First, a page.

Least cost, more benefits for the Philippines’s energy future

by John Leo Algo, Living Laudato Si Philippines Program Manager

ENERGY security and resilience has never been more urgent for the Philippines to address. The Covid-19 pandemic has exposed significant weaknesses in the current landscape of the country’s power sector, including failures in delivering electricity to residential areas despite the drop in overall energy demand and gaps in enforcing existing policies on developing renewable energy (RE) sources.

The Philippine Energy Plan (PEP) must reflect the necessary changes to be made not only for the security of the energy sector, but also for inclusive, sustainable development that would benefit the Filipino people.

Diversification of energy sources, long-term system flexibility, and compliance with international and national policies are among the most important factors to consider when developing the blueprint for the Philippines’s energy narrative.

However, its current version, which is planned for 2018-2040, potentially locks the Philippines into a future marked with dirty, unsafe energy that would cost the country significant economic and social losses and negate development gains resulting from such investment.

No to coal and nuclear
Coal is positioned to remain a dominant presence in the Philippine energy sector. Despite global trends favoring RE growth, the role of coal in causing the climate crisis, and the directive of President Rodrigo Duterte during his 2019 State of the Nation Address to fast-track RE development, 10 coal projects are currently positioned as projects of national significance.

Allowing any new coal-fired power plants to enter the grid would place the country’s future even more dependent on technology that contributes to worsening the climate crisis, to which the Philippines is one of the most vulnerable countries. It also lowers grid flexibility that would be adversely affected by volatile market prices, especially as 84 percent of coal is imported. Consumers would have to deal with even higher electricity costs in a country already with the second most expensive electricity in Asia.

It is imperative for the country’s pathway to sustainable development that no new coal plants should be built and existing ones must be phased out. Shifting away from coal opens opportunities for developing alternative energy sources and strengthens the Philippines’s energy security against future shocks to relevant systems.

Contrary to planned government endeavors as stated in the PEP, nuclear energy should not be pursued as another energy source. Pushing through with this program would only make the Philippines even more dependent on imported fuels and debts, similar to coal. Within the PEP itself is a recognition that nuclear energy development is capital-intensive and may face delays throughout the process, which the Philippines cannot afford. The associated security risks and ecological footprint of nuclear power, from mining an transporting the fuel source to disposing toxic waste, also add to the tremendous costs that are brought by this program.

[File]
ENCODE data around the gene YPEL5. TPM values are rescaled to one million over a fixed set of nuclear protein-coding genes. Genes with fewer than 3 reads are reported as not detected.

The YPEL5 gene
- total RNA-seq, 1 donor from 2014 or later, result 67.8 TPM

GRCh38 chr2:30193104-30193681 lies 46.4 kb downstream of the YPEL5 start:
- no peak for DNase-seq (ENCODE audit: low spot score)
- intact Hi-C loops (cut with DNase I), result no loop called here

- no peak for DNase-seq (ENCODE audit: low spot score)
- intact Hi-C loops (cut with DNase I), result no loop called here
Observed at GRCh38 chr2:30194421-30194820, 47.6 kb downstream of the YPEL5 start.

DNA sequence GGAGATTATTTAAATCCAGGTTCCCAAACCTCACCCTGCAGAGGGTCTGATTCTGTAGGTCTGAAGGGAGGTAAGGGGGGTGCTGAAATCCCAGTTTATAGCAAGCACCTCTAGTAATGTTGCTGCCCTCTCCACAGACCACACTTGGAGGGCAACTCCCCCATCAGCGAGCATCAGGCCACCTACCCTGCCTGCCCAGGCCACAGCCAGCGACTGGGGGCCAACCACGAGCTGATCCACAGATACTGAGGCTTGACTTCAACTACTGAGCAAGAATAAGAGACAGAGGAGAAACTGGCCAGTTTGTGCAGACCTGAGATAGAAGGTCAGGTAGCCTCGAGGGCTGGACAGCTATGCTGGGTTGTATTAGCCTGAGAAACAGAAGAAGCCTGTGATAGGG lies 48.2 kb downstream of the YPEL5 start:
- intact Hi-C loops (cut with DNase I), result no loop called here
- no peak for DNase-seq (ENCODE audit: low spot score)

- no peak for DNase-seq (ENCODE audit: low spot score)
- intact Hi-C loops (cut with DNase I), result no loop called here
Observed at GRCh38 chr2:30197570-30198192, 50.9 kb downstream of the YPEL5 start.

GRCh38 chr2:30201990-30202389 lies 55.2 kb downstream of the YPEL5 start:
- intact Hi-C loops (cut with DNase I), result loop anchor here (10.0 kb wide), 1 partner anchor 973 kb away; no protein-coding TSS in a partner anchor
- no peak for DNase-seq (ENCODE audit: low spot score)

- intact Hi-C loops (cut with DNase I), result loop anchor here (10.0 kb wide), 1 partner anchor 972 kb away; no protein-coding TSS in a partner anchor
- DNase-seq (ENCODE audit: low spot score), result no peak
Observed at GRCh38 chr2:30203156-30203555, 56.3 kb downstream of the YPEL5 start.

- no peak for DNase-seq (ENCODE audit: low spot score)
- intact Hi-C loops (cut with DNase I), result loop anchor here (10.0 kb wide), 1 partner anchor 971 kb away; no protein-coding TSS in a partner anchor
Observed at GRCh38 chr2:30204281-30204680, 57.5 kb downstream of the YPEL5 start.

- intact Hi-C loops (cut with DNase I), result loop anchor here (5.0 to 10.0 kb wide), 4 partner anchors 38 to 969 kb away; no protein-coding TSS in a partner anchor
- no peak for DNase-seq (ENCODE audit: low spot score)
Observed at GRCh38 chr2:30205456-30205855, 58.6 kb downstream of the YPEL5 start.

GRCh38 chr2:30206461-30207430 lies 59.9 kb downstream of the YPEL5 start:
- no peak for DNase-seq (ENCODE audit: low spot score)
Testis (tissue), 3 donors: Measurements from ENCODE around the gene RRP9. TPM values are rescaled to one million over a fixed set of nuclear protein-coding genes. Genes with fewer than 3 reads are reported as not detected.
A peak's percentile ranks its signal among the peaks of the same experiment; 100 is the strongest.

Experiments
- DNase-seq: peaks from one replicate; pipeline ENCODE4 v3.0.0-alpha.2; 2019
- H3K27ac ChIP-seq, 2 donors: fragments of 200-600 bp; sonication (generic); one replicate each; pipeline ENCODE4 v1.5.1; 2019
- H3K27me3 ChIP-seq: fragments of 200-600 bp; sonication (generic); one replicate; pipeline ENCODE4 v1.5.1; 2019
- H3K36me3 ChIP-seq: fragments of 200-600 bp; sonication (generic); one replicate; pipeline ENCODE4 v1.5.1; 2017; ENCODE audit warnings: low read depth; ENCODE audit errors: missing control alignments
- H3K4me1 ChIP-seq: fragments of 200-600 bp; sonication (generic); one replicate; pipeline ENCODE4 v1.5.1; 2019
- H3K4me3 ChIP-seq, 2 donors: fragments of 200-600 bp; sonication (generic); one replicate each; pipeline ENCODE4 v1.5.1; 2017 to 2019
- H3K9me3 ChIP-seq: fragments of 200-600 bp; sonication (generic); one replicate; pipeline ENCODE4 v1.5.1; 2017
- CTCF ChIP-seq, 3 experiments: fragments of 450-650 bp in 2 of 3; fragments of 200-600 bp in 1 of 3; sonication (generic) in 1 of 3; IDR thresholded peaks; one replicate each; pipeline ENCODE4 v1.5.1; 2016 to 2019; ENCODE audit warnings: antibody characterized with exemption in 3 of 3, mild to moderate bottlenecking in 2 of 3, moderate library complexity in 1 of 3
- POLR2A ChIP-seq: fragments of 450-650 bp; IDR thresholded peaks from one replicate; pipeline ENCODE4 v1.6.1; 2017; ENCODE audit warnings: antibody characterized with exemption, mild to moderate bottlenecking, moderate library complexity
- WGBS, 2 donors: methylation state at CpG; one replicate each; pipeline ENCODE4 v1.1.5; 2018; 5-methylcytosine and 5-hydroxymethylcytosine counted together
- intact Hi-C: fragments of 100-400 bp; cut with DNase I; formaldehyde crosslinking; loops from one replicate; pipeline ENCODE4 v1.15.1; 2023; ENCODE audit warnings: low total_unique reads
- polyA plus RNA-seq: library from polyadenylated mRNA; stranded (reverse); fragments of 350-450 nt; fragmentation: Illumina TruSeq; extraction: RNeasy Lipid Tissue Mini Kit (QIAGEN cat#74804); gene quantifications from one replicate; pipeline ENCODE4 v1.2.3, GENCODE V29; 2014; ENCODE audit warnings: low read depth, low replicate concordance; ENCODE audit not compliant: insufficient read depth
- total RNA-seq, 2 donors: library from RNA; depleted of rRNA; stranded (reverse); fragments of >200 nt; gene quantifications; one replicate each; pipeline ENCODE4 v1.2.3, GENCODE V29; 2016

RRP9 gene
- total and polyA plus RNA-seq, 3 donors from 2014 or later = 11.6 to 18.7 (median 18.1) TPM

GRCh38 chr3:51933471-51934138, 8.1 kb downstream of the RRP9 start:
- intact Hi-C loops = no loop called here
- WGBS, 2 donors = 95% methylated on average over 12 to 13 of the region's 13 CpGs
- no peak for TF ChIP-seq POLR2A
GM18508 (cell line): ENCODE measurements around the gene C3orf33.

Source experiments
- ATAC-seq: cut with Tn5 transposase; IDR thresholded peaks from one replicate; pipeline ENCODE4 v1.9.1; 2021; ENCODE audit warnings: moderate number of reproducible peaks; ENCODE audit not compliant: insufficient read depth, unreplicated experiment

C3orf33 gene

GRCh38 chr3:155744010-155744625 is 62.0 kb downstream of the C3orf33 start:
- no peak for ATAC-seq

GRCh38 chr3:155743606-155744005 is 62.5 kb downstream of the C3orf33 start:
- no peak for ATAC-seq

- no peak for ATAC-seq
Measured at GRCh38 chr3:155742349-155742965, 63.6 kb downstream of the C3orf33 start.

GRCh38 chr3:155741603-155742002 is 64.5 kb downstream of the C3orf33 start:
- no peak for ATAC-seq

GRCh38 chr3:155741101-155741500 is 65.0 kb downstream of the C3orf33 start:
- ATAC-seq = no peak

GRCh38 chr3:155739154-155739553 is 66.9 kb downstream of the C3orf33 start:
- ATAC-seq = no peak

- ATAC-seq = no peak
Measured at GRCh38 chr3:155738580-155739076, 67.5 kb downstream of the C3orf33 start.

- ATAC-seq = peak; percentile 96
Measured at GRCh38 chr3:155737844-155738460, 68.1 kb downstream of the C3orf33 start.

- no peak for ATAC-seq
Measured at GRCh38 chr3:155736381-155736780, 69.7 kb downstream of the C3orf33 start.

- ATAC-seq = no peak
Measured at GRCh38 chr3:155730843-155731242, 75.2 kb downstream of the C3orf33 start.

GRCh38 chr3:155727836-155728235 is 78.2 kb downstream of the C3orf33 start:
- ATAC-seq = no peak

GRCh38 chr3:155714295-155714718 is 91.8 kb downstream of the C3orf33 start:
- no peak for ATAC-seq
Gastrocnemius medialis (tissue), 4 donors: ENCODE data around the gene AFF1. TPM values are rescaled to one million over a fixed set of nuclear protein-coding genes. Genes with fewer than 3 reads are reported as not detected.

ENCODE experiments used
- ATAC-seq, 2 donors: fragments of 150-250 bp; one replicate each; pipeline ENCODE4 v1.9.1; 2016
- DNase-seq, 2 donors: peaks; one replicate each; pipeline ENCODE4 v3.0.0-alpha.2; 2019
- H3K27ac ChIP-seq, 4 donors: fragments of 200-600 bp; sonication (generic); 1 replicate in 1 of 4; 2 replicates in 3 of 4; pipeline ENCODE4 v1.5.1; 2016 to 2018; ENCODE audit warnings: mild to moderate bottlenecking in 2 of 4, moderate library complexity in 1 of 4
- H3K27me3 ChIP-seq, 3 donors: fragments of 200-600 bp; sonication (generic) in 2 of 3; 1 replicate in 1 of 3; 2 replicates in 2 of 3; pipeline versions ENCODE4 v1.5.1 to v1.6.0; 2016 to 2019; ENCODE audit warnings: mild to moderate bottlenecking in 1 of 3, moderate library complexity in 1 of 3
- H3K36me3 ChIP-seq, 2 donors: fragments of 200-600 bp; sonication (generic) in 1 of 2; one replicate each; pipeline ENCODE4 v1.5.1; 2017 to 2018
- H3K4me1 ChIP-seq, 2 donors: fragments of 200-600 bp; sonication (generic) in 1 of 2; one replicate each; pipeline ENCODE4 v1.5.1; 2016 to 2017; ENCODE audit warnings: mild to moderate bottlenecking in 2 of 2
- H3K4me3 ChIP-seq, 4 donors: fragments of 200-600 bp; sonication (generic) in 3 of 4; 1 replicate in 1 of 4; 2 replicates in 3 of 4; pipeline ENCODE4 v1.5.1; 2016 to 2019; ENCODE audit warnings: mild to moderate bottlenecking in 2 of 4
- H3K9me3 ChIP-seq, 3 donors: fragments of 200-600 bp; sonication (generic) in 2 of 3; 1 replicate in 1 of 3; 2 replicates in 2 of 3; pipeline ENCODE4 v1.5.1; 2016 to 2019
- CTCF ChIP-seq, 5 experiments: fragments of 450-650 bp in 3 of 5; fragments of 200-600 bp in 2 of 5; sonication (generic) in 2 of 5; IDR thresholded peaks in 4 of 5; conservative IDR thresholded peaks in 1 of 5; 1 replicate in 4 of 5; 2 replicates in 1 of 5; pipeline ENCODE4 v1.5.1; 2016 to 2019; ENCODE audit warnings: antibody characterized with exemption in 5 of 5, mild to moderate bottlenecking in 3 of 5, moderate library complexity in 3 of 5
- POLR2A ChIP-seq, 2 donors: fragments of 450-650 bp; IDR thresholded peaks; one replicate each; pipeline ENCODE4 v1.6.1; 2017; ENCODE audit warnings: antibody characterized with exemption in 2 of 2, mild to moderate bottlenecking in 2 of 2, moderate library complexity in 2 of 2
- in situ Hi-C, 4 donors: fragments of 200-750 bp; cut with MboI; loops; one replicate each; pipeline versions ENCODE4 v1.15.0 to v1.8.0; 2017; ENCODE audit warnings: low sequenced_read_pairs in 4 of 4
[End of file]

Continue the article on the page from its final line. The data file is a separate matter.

The financial and technical resources that are intended for exploring nuclear power or expanding coal operations should instead be allocated towards developing RE, which have lower ecological footprints and are safer compared to either energy source.

With the least cost
Favoring coal as a dominant energy source in the Philippines is based on the Department of Energy ‘s “technology neutral” policy which states that the criterion of “least cost” must be satisfied in managing the country’s power generation mix. However, the current notion of “least cost” in approving power supply agreements does not include externalities, especially the social cost of pollution from local air pollutants and GHG emissions.

Moving forward, redefining “least cost” to account for these externalities is key to initiating the necessary urgent yet just transition to RE. The declining costs of RE, especially solar and wind, must be taken into consideration during this transition. Existing subsidies for coal that have allowed for said fossil fuel to remain dominant should be phased out, while taxes that reflect the marginal damage costs of pollution should be imposed on and shouldered by coal power producers. This would not only allow more investments in the development of the RE sector, but also reduce our reliance on coal importations and reduce electricity costs for consumers.

The roadmap to realizing 20000 MW of RE capacity by 2040, as stated under the PEP, will involve accelerating renewables positioning, creating a more conducive business environment for its development, building reliable and efficient infrastructures, and promoting research, design, and development agenda.

That said, it is important that the implementation of these solutions should not lead to harm and suffering of the poorest and marginalized sectors and communities in the Philippines, especially those who reside near sites of proposed facilities. The PEP must emphasize in greater detail how a just transition to a national energy mix with a higher portion of RE will be achieved. The representation of civil society organizations, health institutions, communities, and other non-government stakeholders must be ensured in all applicable energy-related decision-making processes within the programs included in the PEP.#


This piece was originally posted on www.sunstar.com.ph.